UCLA running back Johnathan Franklin huddled in the back of the small locker room at the Coliseum on Saturday night, with no way to hide his emotions.
Stunned. Shocked. Defeated. All products of USC’s 50-0 victory over UCLA.
“We’ve got to . . . uh . . . swallow it and accept it,” Franklin said, then acknowledged, “50-0 is a hard pill to swallow. We did not show up. We did not show up.”
Days later, Franklin showed up, smiling and determined.
“You’ve got to let a game like that go,” Franklin said Tuesday. “I still have a chip on my shoulder. I’m still angry. Nothing has changed.”
But it had.
This has been an all-too-familiar personality swing for the Bruins this season. Beat down one week, making amends the next.
This time, the chore is a little harder. The double haymaker of being pummeled by their rival and losing their coach, Rick Neuheisel, in a matter of days makes rallying for Friday’s Pac-12 Conference championship game against Oregon the Bruins’ toughest test.
“We don’t have much to lose now,” quarterback Kevin Prince said. “Coach Neuheisel is definitely gone after this game. No one expects us to win. We come out and play free.”
There has been a less-stress feel to practices so far this week.
Monday was full of bluster, with players seemingly determined to support Neuheisel with effort. Tuesday was more businesslike, yet active.
Neuheisel says he has sensed a focus spawned by his firing.
“There is no question it would have been a distraction if we had been asking questions about what I needed to do to keep my job,” Neuheisel said. “I’m glad, in that respect, that’s behind us. I would have liked the decision to go the other way, but we’re all big and can handle the eventualities that happen in this sport.”
Neuheisel has seen this pendulum swing too many times this season. An exhilarating victory followed by an embarrassing loss, and vice versa.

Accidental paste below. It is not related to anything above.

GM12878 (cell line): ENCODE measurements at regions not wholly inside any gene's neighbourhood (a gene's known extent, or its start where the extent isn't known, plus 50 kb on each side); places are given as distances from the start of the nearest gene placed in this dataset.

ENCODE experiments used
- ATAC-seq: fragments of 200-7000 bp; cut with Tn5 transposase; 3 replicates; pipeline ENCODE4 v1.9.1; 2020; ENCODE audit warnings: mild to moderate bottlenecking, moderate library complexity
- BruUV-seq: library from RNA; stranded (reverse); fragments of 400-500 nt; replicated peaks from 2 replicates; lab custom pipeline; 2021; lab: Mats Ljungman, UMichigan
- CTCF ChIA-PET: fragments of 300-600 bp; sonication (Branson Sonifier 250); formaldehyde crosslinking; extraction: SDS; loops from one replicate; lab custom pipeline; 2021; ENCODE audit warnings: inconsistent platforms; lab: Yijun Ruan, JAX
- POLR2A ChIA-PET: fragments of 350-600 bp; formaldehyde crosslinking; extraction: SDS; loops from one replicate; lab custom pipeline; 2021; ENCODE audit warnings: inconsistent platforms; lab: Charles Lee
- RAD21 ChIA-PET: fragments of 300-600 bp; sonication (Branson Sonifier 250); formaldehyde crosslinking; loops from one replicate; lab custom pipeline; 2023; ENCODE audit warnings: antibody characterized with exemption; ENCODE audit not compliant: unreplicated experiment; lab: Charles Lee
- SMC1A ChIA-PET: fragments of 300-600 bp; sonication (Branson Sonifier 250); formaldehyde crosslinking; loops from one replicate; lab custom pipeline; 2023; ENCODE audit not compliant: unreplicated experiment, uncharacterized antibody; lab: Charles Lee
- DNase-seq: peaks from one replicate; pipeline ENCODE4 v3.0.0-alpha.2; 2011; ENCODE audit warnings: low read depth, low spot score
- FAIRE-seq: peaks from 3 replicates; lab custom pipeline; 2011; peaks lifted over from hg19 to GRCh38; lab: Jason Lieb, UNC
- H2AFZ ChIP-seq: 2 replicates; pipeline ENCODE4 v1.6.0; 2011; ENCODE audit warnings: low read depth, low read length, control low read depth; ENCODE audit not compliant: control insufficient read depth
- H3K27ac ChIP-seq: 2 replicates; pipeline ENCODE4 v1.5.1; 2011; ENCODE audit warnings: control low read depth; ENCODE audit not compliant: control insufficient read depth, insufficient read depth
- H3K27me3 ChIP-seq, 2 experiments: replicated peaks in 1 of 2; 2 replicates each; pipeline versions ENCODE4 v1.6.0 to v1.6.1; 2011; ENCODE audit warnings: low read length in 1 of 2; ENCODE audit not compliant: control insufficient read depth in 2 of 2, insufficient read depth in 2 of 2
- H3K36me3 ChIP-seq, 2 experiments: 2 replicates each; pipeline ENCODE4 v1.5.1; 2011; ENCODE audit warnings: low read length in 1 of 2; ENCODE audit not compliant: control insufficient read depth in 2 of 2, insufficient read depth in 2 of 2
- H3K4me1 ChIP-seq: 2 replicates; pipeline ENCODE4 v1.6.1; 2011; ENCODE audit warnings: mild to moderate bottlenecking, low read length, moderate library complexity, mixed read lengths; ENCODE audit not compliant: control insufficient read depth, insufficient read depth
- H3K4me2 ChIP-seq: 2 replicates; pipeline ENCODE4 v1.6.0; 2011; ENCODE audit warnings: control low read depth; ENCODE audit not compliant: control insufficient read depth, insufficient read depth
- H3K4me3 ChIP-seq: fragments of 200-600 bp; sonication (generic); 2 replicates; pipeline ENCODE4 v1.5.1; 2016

“The negative side is we have had too much practice at bouncing back,” Neuheisel said. “On the positive side, I think there is a great deal of character.”
Stanford methodically disassembled the Bruins, 45-19. They came back to beat Washington State the following week.
Arizona brutally dismantled the Bruins, 48-12, in a game that included an on-field brawl. They came back to beat California the following week, then posted perhaps their most important win of the season, over Arizona State.
Utah wore UCLA down, 31-6, in the snow. The Bruins came back to rout Colorado the following week. Then came the USC debacle.
“That’s been the frustrating part; we can’t do it on a weekly basis,” Prince said.
The flip-flop performances were a reason cited by Athletic Director Dan Guerrero during Monday’s news conference announcing Neuheisel’s dismissal.
“In the end it came down to the direction of the program, the inconsistency of the players this year,” Guerrero said.
Neuheisel said “our opponents had something to do with that.” After Friday, Neuheisel said, “We will have played four top-10 teams on the road,” in Houston, Stanford, USC and Oregon.
But the Bruins’ erratic nature was never more telling than last week. A win over USC would have earned UCLA a share of the South Division title. Yet USC’s equine mascot Traveler was more active at the Coliseum than the Bruins’ defense.
“To graduate never having beaten our rival is disappointing,” senior receiver Taylor Embree said. “We have a lot of soul searching to do before we go up to Oregon.”
The bounce-back, in practice anyway, has been apparent. So has the reason for it, according to UCLA players.
“Neuheisel,” Franklin said.
Neuheisel pointed elsewhere.
“Our coaching staff has always done a good job not to let those games haunt us where they become a hangover,” Neuheisel said.
Whether the Bruins have one more rubber-band act in them will be seen Friday.
Said Franklin: “We’re men, it’s football, we have to fight back.”